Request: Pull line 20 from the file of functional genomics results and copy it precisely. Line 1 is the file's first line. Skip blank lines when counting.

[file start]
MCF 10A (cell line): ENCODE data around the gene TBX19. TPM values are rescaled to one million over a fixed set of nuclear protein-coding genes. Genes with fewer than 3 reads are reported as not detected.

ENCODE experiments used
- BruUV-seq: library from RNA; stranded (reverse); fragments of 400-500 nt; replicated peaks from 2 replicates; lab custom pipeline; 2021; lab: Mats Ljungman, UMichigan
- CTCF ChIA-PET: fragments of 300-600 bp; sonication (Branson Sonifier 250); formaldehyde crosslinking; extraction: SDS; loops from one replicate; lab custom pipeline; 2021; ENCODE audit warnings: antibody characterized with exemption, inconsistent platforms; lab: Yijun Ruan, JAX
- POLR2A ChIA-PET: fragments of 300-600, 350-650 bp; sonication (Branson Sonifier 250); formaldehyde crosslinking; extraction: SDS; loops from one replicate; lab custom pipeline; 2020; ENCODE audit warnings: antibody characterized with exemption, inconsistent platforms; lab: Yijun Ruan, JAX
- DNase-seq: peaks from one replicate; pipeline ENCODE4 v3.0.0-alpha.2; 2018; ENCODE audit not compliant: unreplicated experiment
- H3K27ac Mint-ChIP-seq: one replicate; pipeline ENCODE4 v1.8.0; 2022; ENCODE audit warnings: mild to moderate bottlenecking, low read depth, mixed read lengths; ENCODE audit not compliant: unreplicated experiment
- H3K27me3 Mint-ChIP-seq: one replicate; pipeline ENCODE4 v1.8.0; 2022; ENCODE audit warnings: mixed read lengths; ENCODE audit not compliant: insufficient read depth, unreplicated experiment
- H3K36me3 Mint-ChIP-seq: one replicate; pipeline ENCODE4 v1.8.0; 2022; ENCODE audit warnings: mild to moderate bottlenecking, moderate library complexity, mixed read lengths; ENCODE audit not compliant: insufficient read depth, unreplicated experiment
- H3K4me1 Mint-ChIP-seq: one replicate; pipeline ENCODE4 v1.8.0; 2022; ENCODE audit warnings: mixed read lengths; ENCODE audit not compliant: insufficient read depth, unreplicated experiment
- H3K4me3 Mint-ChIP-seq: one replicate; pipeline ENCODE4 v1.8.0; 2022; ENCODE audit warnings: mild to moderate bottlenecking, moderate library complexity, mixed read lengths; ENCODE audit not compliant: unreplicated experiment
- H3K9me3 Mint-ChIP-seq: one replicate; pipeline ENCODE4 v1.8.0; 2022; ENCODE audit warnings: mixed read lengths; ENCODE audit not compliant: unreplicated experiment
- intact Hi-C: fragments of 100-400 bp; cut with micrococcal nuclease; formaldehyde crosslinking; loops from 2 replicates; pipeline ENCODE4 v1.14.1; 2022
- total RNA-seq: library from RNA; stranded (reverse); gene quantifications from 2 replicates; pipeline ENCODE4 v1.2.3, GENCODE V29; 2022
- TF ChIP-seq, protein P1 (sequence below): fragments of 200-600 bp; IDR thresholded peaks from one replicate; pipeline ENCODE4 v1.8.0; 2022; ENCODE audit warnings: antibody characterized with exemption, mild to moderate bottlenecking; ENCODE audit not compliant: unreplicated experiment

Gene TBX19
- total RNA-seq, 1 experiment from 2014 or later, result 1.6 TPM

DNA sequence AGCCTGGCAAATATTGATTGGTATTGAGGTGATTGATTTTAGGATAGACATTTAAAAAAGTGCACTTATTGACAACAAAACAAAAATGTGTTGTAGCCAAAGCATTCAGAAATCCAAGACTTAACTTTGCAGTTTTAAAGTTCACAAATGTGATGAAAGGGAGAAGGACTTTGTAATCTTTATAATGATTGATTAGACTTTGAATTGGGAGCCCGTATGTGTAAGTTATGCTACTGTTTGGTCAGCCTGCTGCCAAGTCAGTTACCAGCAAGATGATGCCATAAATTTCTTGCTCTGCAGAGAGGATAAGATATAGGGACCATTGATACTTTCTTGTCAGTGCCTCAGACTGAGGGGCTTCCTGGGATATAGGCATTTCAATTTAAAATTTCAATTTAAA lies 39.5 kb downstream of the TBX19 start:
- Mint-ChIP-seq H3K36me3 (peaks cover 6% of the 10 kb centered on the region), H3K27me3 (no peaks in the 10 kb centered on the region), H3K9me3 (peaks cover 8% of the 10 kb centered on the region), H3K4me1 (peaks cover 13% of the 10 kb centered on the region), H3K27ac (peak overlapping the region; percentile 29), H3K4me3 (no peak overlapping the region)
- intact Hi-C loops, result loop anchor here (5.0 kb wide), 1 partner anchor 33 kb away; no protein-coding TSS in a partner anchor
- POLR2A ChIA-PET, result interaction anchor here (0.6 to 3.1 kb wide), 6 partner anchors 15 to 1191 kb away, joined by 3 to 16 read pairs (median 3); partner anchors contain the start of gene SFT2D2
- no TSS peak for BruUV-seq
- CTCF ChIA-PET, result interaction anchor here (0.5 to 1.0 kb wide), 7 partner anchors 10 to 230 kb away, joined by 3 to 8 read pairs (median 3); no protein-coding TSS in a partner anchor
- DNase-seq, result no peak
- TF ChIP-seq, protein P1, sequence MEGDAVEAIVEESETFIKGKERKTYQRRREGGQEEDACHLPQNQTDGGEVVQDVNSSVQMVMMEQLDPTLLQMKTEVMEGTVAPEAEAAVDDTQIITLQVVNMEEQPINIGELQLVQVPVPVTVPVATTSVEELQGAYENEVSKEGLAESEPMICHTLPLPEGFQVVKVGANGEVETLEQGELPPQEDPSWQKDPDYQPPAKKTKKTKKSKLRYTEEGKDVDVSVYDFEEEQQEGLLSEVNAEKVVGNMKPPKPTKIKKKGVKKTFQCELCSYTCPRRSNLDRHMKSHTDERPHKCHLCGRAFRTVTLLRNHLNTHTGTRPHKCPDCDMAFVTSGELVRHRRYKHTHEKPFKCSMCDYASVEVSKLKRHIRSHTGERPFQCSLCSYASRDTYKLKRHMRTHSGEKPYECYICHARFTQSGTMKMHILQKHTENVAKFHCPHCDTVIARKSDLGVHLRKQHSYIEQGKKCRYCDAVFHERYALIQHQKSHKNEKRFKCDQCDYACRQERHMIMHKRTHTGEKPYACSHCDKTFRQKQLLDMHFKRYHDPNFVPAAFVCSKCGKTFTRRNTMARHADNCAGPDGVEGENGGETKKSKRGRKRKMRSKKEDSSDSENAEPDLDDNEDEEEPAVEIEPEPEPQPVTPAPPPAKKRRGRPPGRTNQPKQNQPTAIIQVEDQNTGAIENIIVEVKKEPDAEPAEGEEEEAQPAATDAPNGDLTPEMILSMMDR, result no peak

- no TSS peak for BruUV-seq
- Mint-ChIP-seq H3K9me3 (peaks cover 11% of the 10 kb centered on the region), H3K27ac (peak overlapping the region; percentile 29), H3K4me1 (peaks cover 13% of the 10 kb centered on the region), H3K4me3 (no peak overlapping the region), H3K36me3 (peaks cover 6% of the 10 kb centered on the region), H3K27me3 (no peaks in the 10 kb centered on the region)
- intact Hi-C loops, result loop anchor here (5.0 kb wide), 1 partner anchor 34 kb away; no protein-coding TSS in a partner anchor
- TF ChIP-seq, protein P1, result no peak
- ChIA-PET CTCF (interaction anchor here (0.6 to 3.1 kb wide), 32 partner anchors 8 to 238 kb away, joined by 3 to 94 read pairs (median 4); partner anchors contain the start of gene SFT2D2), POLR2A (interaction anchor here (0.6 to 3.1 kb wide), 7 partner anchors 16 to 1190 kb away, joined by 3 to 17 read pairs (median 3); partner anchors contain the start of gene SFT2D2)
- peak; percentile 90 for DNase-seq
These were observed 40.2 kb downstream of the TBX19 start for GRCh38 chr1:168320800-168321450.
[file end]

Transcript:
- intact Hi-C loops, result loop anchor here (5.0 kb wide), 1 partner anchor 33 kb away; no protein-coding TSS in a partner anchor